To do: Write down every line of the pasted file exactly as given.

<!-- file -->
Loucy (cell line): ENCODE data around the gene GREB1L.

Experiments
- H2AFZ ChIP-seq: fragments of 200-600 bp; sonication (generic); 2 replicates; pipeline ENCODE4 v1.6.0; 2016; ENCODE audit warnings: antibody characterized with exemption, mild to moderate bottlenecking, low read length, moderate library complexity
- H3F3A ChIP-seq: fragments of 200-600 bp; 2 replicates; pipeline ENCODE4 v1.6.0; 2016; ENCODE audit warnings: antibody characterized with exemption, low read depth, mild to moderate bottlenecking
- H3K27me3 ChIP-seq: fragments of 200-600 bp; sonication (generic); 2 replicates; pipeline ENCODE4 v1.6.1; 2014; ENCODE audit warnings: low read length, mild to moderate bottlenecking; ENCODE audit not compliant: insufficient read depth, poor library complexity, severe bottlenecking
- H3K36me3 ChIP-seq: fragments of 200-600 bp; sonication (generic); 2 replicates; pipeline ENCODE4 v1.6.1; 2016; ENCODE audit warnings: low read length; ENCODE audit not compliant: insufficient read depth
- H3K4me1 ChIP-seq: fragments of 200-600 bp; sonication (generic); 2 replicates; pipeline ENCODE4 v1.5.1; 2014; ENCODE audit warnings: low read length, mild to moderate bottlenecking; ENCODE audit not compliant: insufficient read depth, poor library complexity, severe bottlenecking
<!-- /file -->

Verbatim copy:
Loucy (cell line): ENCODE data around the gene GREB1L.

Experiments
- H2AFZ ChIP-seq: fragments of 200-600 bp; sonication (generic); 2 replicates; pipeline ENCODE4 v1.6.0; 2016; ENCODE audit warnings: antibody characterized with exemption, mild to moderate bottlenecking, low read length, moderate library complexity
- H3F3A ChIP-seq: fragments of 200-600 bp; 2 replicates; pipeline ENCODE4 v1.6.0; 2016; ENCODE audit warnings: antibody characterized with exemption, low read depth, mild to moderate bottlenecking
- H3K27me3 ChIP-seq: fragments of 200-600 bp; sonication (generic); 2 replicates; pipeline ENCODE4 v1.6.1; 2014; ENCODE audit warnings: low read length, mild to moderate bottlenecking; ENCODE audit not compliant: insufficient read depth, poor library complexity, severe bottlenecking
- H3K36me3 ChIP-seq: fragments of 200-600 bp; sonication (generic); 2 replicates; pipeline ENCODE4 v1.6.1; 2016; ENCODE audit warnings: low read length; ENCODE audit not compliant: insufficient read depth
- H3K4me1 ChIP-seq: fragments of 200-600 bp; sonication (generic); 2 replicates; pipeline ENCODE4 v1.5.1; 2014; ENCODE audit warnings: low read length, mild to moderate bottlenecking; ENCODE audit not compliant: insufficient read depth, poor library complexity, severe bottlenecking